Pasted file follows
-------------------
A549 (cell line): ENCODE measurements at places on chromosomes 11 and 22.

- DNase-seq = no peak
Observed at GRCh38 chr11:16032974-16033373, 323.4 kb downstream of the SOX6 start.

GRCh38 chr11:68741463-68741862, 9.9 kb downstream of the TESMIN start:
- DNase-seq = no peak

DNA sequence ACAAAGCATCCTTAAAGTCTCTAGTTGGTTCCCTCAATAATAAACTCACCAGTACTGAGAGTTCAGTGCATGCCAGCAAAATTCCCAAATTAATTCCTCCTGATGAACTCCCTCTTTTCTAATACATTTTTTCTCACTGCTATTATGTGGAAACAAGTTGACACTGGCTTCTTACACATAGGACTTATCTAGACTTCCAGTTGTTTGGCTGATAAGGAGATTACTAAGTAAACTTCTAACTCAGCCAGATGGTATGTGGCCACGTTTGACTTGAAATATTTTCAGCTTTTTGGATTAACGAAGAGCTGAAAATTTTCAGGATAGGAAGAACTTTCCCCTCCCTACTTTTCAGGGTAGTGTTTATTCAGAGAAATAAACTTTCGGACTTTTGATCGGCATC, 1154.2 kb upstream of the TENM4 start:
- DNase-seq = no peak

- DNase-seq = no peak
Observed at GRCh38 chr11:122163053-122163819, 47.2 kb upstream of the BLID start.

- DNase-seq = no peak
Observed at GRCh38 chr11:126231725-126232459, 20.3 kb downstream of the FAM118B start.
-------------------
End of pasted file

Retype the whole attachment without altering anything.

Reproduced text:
A549 (cell line): ENCODE measurements at places on chromosomes 11 and 22.

- DNase-seq = no peak
Observed at GRCh38 chr11:16032974-16033373, 323.4 kb downstream of the SOX6 start.

GRCh38 chr11:68741463-68741862, 9.9 kb downstream of the TESMIN start:
- DNase-seq = no peak

DNA sequence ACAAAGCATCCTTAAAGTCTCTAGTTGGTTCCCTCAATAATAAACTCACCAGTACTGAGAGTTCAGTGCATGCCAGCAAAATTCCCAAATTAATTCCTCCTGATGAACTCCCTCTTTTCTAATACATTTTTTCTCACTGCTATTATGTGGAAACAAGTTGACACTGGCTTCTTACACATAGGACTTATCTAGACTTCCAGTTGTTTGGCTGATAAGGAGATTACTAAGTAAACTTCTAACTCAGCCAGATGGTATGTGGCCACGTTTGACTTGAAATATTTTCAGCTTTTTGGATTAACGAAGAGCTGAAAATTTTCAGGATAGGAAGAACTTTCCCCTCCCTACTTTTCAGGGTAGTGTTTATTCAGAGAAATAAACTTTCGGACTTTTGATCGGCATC, 1154.2 kb upstream of the TENM4 start:
- DNase-seq = no peak

- DNase-seq = no peak
Observed at GRCh38 chr11:122163053-122163819, 47.2 kb upstream of the BLID start.

- DNase-seq = no peak
Observed at GRCh38 chr11:126231725-126232459, 20.3 kb downstream of the FAM118B start.